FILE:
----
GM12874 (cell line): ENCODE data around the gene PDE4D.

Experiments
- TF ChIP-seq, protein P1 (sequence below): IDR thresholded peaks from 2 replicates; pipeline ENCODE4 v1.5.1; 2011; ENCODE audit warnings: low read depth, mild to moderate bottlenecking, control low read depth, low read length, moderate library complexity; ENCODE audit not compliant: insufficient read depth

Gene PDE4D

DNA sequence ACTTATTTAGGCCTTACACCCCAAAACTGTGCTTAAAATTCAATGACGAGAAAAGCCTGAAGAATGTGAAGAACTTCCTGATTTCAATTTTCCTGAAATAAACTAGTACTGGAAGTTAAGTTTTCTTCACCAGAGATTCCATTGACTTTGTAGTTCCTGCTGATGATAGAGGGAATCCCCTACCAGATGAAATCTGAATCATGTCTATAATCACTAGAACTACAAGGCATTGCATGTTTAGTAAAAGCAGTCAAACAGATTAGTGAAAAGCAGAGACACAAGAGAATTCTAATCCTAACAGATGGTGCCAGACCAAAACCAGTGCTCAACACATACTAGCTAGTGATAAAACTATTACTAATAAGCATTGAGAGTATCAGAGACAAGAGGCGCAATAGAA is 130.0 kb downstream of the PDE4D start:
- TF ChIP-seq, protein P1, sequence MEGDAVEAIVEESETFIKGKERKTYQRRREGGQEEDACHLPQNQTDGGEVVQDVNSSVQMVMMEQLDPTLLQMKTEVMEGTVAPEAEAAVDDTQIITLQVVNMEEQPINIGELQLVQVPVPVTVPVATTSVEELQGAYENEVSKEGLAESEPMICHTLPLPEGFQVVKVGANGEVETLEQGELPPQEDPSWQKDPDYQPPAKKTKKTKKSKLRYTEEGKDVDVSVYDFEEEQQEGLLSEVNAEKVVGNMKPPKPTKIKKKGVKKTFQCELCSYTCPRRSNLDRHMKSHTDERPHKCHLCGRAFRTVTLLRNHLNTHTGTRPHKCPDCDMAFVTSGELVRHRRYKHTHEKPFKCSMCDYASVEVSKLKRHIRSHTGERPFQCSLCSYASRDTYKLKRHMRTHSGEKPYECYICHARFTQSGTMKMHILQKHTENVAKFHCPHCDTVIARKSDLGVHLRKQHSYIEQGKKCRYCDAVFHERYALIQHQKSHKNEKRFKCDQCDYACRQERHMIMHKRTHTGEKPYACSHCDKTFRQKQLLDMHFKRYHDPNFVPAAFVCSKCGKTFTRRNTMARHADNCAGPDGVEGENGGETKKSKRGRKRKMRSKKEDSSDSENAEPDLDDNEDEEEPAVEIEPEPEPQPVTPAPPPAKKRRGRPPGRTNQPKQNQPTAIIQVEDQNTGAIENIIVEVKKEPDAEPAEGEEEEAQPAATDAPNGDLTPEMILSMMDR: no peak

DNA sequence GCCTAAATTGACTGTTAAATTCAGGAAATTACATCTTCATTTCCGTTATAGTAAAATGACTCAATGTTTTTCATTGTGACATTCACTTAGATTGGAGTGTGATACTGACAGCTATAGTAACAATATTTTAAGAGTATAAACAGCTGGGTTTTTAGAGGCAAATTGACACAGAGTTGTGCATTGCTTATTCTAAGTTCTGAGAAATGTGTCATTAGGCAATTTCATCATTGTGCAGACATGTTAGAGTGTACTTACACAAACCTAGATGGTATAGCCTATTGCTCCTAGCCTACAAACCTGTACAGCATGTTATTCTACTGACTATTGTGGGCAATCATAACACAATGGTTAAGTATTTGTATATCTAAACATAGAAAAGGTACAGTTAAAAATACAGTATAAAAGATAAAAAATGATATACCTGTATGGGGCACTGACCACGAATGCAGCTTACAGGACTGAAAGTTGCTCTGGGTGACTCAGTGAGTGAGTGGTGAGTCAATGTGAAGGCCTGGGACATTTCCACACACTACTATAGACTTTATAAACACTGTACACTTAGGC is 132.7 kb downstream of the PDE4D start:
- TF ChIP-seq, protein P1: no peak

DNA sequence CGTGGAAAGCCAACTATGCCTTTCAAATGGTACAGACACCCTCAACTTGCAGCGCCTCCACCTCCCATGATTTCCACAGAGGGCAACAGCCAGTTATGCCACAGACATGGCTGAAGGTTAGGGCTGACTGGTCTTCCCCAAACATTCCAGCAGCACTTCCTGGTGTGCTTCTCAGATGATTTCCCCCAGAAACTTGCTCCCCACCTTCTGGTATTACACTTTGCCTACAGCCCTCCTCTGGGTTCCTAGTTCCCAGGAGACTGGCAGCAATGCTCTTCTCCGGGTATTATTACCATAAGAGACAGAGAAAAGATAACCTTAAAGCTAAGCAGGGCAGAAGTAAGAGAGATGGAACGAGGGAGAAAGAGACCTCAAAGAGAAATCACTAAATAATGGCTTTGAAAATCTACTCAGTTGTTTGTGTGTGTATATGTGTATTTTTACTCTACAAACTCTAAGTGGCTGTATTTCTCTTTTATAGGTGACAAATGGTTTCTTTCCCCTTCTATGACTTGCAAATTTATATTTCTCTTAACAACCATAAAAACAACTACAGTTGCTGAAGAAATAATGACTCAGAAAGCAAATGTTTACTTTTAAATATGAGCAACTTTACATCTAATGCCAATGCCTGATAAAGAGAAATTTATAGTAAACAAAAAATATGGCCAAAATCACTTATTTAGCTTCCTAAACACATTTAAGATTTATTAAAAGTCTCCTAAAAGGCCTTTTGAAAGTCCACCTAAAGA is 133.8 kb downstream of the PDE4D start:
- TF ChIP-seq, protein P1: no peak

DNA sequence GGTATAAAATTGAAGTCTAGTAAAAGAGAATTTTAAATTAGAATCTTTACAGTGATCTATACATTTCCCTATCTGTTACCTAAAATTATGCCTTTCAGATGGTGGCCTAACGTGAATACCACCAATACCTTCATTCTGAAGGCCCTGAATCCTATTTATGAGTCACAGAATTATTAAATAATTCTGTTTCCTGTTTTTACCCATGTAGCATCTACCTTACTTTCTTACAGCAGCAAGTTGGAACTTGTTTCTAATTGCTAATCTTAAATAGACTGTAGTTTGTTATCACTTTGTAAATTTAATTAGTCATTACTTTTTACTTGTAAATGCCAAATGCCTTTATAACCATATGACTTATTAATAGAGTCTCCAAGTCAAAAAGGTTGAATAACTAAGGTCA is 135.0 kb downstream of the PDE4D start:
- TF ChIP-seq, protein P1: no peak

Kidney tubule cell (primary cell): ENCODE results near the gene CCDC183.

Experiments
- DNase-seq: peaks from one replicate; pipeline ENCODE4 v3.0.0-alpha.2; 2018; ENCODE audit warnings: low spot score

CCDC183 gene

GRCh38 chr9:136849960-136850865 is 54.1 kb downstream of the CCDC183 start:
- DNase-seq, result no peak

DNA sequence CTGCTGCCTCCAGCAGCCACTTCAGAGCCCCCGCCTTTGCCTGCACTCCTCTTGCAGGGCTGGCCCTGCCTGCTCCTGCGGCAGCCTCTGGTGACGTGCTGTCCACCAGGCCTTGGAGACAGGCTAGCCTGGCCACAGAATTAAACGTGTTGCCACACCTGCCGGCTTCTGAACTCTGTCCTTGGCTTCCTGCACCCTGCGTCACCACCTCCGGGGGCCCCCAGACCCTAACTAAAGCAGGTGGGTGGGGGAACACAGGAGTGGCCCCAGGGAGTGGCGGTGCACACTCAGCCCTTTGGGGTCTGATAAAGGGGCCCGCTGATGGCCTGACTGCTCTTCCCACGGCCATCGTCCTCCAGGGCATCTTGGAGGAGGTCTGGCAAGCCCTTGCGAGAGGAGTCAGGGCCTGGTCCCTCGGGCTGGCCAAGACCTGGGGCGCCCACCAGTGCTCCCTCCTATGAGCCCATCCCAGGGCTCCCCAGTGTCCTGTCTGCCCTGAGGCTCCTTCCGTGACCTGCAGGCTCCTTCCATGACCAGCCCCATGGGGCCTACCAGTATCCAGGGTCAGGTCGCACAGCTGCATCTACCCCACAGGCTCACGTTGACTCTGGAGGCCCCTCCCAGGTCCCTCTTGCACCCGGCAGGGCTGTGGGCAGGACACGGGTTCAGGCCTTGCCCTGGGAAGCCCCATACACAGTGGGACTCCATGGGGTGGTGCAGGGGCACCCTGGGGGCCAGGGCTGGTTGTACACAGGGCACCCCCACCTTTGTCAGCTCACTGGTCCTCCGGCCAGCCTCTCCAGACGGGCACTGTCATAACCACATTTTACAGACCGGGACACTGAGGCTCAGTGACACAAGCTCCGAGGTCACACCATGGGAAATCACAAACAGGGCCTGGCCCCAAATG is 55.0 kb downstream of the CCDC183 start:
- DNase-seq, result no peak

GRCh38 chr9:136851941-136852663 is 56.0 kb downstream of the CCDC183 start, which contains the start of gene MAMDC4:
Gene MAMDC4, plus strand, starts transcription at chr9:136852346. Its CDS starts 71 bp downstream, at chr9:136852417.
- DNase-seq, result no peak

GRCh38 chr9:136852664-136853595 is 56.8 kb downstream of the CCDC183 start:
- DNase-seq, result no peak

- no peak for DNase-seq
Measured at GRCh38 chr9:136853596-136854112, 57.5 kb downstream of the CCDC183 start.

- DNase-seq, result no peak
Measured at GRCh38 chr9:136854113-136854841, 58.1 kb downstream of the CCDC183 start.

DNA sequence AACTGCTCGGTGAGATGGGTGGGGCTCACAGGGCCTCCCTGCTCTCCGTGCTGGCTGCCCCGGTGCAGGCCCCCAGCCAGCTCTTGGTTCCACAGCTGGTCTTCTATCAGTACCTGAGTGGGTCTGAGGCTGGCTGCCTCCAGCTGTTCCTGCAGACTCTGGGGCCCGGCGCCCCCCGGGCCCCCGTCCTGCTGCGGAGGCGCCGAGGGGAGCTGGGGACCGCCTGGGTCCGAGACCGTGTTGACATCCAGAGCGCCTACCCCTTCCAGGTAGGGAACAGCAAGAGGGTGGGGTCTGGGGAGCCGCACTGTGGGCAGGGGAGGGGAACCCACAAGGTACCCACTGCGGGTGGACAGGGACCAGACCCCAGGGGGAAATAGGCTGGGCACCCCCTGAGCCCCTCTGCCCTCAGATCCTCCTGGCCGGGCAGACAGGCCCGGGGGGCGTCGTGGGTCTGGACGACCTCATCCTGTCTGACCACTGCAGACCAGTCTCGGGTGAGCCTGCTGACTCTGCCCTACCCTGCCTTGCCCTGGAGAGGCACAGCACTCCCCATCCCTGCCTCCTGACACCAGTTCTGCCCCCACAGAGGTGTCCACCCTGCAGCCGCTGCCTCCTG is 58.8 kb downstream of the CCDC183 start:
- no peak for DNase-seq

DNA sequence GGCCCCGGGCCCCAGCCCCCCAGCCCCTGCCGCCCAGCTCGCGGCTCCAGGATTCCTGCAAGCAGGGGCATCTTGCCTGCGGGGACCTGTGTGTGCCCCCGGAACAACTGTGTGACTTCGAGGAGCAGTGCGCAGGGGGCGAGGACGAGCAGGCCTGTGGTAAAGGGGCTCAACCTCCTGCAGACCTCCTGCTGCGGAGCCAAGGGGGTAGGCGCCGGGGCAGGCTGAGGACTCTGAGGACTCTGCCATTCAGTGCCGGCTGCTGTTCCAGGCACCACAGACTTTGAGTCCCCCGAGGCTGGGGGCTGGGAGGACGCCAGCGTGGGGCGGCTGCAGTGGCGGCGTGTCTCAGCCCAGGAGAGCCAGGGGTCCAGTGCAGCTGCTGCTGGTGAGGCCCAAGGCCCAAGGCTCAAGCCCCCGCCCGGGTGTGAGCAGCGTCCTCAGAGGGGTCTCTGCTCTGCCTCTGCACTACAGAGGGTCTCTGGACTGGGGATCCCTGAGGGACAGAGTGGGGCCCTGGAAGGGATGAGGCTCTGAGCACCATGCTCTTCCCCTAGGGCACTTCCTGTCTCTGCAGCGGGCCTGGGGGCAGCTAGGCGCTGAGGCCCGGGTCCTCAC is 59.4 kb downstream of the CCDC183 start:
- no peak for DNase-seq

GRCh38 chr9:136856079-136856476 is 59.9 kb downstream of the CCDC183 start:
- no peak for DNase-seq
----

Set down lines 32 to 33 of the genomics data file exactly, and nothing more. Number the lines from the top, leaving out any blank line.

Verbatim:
DNA sequence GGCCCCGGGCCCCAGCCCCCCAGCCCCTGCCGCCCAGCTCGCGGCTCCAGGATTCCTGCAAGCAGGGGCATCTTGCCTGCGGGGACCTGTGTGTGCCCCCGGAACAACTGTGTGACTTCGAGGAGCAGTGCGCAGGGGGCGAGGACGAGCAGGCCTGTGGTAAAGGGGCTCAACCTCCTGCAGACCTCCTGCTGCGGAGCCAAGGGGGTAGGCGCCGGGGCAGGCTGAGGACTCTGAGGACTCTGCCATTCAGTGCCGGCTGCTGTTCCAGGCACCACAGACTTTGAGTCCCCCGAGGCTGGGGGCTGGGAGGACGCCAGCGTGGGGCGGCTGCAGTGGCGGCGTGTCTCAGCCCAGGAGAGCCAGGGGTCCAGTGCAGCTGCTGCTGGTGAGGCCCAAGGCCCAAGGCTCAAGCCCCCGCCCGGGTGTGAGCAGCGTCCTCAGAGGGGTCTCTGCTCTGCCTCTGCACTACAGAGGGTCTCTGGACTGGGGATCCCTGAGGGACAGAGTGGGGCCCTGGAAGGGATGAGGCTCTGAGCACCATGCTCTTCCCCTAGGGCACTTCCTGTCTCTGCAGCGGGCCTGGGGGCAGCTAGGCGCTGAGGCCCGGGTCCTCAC is 59.4 kb downstream of the CCDC183 start:
- no peak for DNase-seq